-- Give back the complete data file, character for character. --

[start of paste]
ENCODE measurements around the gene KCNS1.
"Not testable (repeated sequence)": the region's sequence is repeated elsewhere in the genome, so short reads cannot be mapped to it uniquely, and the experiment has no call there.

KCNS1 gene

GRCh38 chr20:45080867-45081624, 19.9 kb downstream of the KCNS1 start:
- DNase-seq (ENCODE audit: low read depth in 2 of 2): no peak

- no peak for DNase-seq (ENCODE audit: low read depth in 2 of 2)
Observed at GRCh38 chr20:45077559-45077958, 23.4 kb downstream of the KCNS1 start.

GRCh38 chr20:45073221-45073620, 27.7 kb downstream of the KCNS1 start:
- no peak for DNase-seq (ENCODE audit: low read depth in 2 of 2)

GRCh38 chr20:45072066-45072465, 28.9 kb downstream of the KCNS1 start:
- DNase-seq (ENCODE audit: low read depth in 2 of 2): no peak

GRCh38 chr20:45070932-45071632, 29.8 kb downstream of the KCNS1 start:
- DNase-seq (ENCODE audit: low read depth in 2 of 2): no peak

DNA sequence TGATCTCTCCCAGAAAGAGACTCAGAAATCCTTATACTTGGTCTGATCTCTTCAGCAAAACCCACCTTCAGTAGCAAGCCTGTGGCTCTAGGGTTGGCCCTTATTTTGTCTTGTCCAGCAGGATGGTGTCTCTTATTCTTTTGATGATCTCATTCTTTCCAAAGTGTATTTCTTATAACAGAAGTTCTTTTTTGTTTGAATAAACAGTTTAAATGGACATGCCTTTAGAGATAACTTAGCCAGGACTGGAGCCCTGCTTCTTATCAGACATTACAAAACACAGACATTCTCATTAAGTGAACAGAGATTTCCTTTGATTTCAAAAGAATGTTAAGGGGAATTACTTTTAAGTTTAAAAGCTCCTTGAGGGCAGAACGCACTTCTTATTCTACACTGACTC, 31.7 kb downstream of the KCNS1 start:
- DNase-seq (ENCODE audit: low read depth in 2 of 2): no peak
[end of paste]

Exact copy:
ENCODE measurements around the gene KCNS1.
"Not testable (repeated sequence)": the region's sequence is repeated elsewhere in the genome, so short reads cannot be mapped to it uniquely, and the experiment has no call there.

KCNS1 gene

GRCh38 chr20:45080867-45081624, 19.9 kb downstream of the KCNS1 start:
- DNase-seq (ENCODE audit: low read depth in 2 of 2): no peak

- no peak for DNase-seq (ENCODE audit: low read depth in 2 of 2)
Observed at GRCh38 chr20:45077559-45077958, 23.4 kb downstream of the KCNS1 start.

GRCh38 chr20:45073221-45073620, 27.7 kb downstream of the KCNS1 start:
- no peak for DNase-seq (ENCODE audit: low read depth in 2 of 2)

GRCh38 chr20:45072066-45072465, 28.9 kb downstream of the KCNS1 start:
- DNase-seq (ENCODE audit: low read depth in 2 of 2): no peak

GRCh38 chr20:45070932-45071632, 29.8 kb downstream of the KCNS1 start:
- DNase-seq (ENCODE audit: low read depth in 2 of 2): no peak

DNA sequence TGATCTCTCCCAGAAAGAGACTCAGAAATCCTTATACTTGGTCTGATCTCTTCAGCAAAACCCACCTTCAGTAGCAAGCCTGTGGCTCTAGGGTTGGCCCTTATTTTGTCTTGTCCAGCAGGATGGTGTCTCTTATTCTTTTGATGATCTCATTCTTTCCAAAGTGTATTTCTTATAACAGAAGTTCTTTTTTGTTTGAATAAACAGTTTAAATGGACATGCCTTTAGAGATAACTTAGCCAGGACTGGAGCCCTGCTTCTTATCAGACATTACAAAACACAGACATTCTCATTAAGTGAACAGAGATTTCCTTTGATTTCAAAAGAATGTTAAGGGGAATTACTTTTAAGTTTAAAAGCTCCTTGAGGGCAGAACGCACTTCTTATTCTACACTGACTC, 31.7 kb downstream of the KCNS1 start:
- DNase-seq (ENCODE audit: low read depth in 2 of 2): no peak